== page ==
St. Luke's poised to run Elks Rehab

The deal is still being negotiated, but the hospitals have notified antitrust regulators.

adutton@idahostatesman.comApril 12, 2014 

0119 local miracle2

Elks Rehab Hospital will soon be run by St. Luke's if an upcoming deal goes through. The hospital is dedicated to help patients rehabilitate and return to a normal life. Here, Mark Trail gets help from physical therapist Ryan Donahue at the Idaho Elks Rehabilitation Hospital in Boise in 2009.

DARIN OSWALD — Darin Oswald/Idaho Statesman Buy Photo

Don't call it a buyout, says Charles Schmoeger, board chairman of the Elks Rehab System.

The takeover is not an acquisition, a merger, an expanded partnership or an affiliation, he says.

Instead, the Elks system - a nonprofit hospital and outpatient organization that does everything from inpatient rehabilitation to hyperbaric-chamber wound care to hearing and balance therapy - is in negotiations for St. Luke's Health System to take control of all of the Elks system's programs at the main hospital in Downtown Boise and at other locations in southern Idaho.

Schmoeger said Friday he was "not at liberty" to talk about whether, or how much, money would change hands.

Elks wants St. Luke's to hire "the vast majority" of its 800-plus employees, Schmoeger said.

State and federal antitrust regulators have been notified of the proposed transaction, which came to light in documents the Idaho Statesman obtained under a public records request. The Idaho attorney general's office has asked for information about the businesses and their market share.

The takeover would come in the middle of a lawsuit over a different St. Luke's transaction - its multimillion-dollar purchase of the Saltzer Medical Group in Nampa. That deal prompted the Federal Trade Commission, Idaho Attorney General Lawrence Wasden, Saint Alphonsus Health System and Treasure Valley Hospital to sue, arguing that St. Luke's breached federal antitrust laws and harmed competition for primary care in the Nampa market.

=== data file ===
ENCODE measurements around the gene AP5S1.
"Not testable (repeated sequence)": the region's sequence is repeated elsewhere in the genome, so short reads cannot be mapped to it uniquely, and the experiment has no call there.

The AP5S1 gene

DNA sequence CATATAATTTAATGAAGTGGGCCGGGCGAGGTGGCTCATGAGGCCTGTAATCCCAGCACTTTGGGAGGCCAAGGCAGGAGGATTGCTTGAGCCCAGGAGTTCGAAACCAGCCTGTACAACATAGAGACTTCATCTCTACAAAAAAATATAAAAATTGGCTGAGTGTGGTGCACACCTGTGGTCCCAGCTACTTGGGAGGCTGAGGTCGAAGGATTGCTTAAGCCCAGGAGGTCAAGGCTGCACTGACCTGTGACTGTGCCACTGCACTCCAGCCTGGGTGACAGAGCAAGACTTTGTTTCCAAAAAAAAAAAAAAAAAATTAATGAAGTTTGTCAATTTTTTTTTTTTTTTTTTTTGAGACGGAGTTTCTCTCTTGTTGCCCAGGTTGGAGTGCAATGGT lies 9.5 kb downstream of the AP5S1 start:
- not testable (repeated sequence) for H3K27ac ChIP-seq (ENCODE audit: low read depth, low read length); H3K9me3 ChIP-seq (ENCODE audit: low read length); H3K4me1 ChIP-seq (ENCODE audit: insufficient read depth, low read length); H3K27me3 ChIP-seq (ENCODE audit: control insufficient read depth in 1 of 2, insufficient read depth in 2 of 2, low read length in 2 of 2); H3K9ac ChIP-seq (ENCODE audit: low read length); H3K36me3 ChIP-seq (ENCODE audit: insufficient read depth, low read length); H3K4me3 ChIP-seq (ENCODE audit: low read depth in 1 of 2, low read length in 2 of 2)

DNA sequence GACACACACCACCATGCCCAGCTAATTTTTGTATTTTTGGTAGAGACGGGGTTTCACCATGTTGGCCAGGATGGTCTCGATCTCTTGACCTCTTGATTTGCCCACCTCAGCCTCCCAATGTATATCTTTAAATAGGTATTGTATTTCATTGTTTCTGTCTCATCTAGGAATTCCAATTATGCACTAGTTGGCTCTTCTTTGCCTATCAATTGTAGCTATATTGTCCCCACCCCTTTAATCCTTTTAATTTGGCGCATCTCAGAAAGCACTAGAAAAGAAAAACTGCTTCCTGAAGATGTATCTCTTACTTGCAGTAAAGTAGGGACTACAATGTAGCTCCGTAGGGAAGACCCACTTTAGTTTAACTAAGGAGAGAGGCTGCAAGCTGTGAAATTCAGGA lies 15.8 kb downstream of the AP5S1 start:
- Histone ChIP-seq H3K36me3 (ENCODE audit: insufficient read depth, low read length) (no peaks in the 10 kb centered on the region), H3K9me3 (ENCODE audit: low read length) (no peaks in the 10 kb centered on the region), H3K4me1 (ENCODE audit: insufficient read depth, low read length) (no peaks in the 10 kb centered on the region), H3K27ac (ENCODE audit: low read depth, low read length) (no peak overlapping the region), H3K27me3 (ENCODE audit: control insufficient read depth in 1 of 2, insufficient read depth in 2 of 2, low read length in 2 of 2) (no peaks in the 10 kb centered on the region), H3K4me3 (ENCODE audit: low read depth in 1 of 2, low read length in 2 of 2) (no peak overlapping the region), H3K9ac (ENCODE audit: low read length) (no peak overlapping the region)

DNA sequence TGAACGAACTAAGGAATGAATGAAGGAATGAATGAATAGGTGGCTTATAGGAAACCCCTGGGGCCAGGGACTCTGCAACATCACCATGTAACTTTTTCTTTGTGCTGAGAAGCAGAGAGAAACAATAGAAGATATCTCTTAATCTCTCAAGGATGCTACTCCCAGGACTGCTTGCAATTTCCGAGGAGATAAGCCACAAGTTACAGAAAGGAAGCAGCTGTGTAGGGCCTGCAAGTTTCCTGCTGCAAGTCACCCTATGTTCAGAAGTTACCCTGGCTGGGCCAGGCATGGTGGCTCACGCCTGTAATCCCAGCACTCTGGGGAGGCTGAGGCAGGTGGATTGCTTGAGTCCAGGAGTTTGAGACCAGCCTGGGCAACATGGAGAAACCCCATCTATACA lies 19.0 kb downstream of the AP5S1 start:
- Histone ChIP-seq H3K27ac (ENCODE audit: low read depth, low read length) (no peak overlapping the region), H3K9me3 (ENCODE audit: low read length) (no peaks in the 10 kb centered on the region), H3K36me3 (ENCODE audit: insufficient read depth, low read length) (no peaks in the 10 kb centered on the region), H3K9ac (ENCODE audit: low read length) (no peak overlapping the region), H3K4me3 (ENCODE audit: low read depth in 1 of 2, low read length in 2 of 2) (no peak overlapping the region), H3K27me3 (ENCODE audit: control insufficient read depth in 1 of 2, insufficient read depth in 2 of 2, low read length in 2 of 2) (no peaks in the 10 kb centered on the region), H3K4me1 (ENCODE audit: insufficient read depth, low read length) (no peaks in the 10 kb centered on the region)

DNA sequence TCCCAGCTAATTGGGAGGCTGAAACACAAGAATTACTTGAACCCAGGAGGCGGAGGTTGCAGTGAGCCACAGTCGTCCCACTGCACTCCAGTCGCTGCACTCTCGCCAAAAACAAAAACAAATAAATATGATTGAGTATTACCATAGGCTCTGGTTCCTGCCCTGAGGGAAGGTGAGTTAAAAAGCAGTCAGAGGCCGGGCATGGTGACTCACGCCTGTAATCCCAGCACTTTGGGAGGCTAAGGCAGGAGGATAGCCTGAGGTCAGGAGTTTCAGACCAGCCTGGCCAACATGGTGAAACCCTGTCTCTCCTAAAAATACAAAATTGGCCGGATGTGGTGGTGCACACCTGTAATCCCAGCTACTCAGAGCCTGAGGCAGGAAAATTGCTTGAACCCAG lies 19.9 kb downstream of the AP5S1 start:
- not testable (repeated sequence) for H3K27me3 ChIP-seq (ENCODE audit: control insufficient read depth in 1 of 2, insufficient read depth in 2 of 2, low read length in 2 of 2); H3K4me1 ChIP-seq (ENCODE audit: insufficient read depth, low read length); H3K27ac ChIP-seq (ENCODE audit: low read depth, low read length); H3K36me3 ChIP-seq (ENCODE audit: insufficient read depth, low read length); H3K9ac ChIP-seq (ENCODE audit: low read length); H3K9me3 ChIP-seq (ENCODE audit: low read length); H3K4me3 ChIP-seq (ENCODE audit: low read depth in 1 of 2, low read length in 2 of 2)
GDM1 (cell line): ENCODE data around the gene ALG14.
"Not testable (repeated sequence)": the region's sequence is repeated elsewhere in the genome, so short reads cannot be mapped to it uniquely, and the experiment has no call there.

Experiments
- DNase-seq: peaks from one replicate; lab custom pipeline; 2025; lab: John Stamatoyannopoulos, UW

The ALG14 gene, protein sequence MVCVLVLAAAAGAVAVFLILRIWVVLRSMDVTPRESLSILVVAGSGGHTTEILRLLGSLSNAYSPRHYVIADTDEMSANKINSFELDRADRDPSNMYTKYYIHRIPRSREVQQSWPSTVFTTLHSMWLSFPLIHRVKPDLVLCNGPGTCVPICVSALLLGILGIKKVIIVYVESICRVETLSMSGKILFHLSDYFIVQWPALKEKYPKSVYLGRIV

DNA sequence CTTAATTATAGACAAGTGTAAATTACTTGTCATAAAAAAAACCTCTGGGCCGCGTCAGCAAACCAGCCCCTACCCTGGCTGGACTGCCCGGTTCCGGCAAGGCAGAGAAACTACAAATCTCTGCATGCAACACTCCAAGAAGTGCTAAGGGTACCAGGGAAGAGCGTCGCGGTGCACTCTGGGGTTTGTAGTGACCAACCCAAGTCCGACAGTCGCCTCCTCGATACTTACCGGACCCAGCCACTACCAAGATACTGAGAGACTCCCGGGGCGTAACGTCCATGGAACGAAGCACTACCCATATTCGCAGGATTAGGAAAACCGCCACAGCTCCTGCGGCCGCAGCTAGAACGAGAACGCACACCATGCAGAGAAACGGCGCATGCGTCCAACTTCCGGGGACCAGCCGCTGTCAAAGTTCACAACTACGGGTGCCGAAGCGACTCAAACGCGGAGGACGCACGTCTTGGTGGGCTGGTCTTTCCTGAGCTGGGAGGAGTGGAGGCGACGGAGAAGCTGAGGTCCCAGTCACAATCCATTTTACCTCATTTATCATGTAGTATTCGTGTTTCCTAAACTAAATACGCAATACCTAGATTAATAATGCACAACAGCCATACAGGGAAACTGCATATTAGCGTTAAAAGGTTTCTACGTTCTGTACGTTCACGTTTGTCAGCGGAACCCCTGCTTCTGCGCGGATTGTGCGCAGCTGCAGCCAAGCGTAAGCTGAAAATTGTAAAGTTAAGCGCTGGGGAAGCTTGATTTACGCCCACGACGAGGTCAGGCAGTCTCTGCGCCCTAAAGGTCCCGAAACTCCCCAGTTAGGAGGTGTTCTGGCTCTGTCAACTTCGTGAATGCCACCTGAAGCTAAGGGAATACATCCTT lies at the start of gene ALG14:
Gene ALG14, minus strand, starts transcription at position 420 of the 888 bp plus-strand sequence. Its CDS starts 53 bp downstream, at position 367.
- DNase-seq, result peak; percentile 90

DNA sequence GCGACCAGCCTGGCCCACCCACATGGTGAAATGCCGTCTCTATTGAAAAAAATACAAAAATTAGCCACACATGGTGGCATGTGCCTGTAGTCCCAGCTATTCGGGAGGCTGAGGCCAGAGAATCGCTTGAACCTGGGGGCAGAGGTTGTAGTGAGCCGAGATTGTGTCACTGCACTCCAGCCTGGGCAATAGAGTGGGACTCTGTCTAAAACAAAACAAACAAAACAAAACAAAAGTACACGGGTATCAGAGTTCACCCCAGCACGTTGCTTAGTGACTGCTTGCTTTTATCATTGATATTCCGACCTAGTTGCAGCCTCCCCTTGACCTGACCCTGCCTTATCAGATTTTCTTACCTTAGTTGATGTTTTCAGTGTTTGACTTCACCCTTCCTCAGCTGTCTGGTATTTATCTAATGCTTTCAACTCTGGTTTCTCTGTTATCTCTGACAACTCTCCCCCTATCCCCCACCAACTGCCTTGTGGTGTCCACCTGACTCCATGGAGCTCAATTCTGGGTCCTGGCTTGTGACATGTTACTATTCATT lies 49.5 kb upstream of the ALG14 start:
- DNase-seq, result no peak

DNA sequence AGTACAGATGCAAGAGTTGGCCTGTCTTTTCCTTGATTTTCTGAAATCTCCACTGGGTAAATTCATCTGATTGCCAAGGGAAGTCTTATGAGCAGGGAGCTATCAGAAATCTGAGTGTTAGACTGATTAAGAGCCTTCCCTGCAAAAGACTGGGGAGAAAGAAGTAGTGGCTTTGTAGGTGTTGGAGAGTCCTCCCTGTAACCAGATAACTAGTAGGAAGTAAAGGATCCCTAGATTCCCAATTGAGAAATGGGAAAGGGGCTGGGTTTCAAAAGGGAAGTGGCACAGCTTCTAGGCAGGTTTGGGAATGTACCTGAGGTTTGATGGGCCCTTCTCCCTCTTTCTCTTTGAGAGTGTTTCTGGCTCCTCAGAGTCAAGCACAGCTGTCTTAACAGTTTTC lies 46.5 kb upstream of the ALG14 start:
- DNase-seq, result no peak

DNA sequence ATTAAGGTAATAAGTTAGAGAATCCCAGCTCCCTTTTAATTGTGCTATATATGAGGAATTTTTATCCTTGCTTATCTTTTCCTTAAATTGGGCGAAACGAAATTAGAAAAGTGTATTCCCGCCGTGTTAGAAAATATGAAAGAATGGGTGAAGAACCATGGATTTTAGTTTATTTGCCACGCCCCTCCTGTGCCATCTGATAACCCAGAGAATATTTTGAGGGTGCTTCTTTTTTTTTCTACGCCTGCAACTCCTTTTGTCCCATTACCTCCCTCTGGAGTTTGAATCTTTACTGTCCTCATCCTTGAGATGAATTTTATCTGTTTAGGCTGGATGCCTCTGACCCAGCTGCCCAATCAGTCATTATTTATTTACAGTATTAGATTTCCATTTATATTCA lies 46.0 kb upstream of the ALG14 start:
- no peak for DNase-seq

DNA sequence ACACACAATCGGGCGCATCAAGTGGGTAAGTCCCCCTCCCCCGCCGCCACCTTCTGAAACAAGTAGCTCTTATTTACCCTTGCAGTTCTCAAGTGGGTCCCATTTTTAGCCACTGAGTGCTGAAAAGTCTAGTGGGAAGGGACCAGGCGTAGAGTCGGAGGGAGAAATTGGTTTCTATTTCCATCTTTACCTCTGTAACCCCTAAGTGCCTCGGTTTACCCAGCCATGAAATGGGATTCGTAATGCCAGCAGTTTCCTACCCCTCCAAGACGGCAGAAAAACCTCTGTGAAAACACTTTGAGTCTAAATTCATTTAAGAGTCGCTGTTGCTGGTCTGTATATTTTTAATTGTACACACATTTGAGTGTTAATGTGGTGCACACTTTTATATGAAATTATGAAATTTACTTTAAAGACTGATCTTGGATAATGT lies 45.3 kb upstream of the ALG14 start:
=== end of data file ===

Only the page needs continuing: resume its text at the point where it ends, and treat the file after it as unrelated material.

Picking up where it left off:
U.S. District Judge B. Lynn Winmill ruled in January that the buyout was illegal. St. Luke's plans to appeal that ruling. Meanwhile, St. Luke's has asked to keep ownership of Saltzer during the appeals process, which could take years.

Saltzer and St. Luke's cited the changing environment for health care - from technology to health-insurance payments - as a reason for that acquisition. Similar struggles are affecting the Elks' bottom line.

"We're just finding it very, very difficult to negotiate in this health care environment right now, and our programs have been losing money," Schmoeger told the Idaho Statesman on Friday.

Elks tax filings for the past few years show slim margins, with the system bringing in $27 million to $35 million in revenue each year but coming away with less than $1 million after paying bills and salaries.

The hospital is treating fewer patients because of higher deductibles, pared-back therapy coverage and a shift toward putting rehab patients into skilled-nursing facilities instead of hospitals, he said.

"These programs need to be in a (larger health) system," Schmoeger said. "We are going to continue as a philanthropic organization to support rehabilitation," but only through behind-the-scenes support or grants for rehab services statewide, he said.

The 65-bed hospital in Boise would remain. The name is undetermined.

"In my way of thinking, it would still be under the name Elks Rehab," Schmoeger said. "The Elks will still own the physical building, but the programs within the building would be provided by St. Luke's."

Elks and St. Luke's have partnered for years on several programs. They started a joint venture in the mid-1990s for outpatient physical, occupational and speech therapy, as well as social services. Their main campuses also are a few blocks from each other - Elks at 600 N. Robbins Road and St. Luke's at 190 E. Bannock St.

"So it made sense we would go there first" with the idea, Schmoeger said. "They have been very receptive."

The transaction is not a done deal, he said. There is no set closing date, he said.

"We've been blessed over the years to have a great organization, and we've worked hard to save money, so we have some investments," but "we see the handwriting on the wall, and it's going to be more difficult to operate in this environment," Schmoeger said. "It would be foolish to continue."

A spokesman for St. Luke's declined to comment, referring questions to the Elks.

Audrey Dutton: 377-6448, Twitter: @IDS_Audrey

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